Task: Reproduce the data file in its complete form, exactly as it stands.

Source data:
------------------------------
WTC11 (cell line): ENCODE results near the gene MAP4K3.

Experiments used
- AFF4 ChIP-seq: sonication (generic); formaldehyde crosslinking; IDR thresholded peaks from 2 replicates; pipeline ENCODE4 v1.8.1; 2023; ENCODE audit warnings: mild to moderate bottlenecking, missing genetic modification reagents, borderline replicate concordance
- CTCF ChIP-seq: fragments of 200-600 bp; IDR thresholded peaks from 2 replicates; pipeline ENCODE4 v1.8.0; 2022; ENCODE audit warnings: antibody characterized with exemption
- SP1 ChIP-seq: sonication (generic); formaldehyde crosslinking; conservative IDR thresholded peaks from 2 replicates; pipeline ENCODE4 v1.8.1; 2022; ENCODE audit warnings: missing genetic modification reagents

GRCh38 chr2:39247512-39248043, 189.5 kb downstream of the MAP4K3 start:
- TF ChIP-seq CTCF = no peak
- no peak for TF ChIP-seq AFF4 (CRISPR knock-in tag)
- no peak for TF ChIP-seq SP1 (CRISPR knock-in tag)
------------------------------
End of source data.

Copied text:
WTC11 (cell line): ENCODE results near the gene MAP4K3.

Experiments used
- AFF4 ChIP-seq: sonication (generic); formaldehyde crosslinking; IDR thresholded peaks from 2 replicates; pipeline ENCODE4 v1.8.1; 2023; ENCODE audit warnings: mild to moderate bottlenecking, missing genetic modification reagents, borderline replicate concordance
- CTCF ChIP-seq: fragments of 200-600 bp; IDR thresholded peaks from 2 replicates; pipeline ENCODE4 v1.8.0; 2022; ENCODE audit warnings: antibody characterized with exemption
- SP1 ChIP-seq: sonication (generic); formaldehyde crosslinking; conservative IDR thresholded peaks from 2 replicates; pipeline ENCODE4 v1.8.1; 2022; ENCODE audit warnings: missing genetic modification reagents

GRCh38 chr2:39247512-39248043, 189.5 kb downstream of the MAP4K3 start:
- TF ChIP-seq CTCF = no peak
- no peak for TF ChIP-seq AFF4 (CRISPR knock-in tag)
- no peak for TF ChIP-seq SP1 (CRISPR knock-in tag)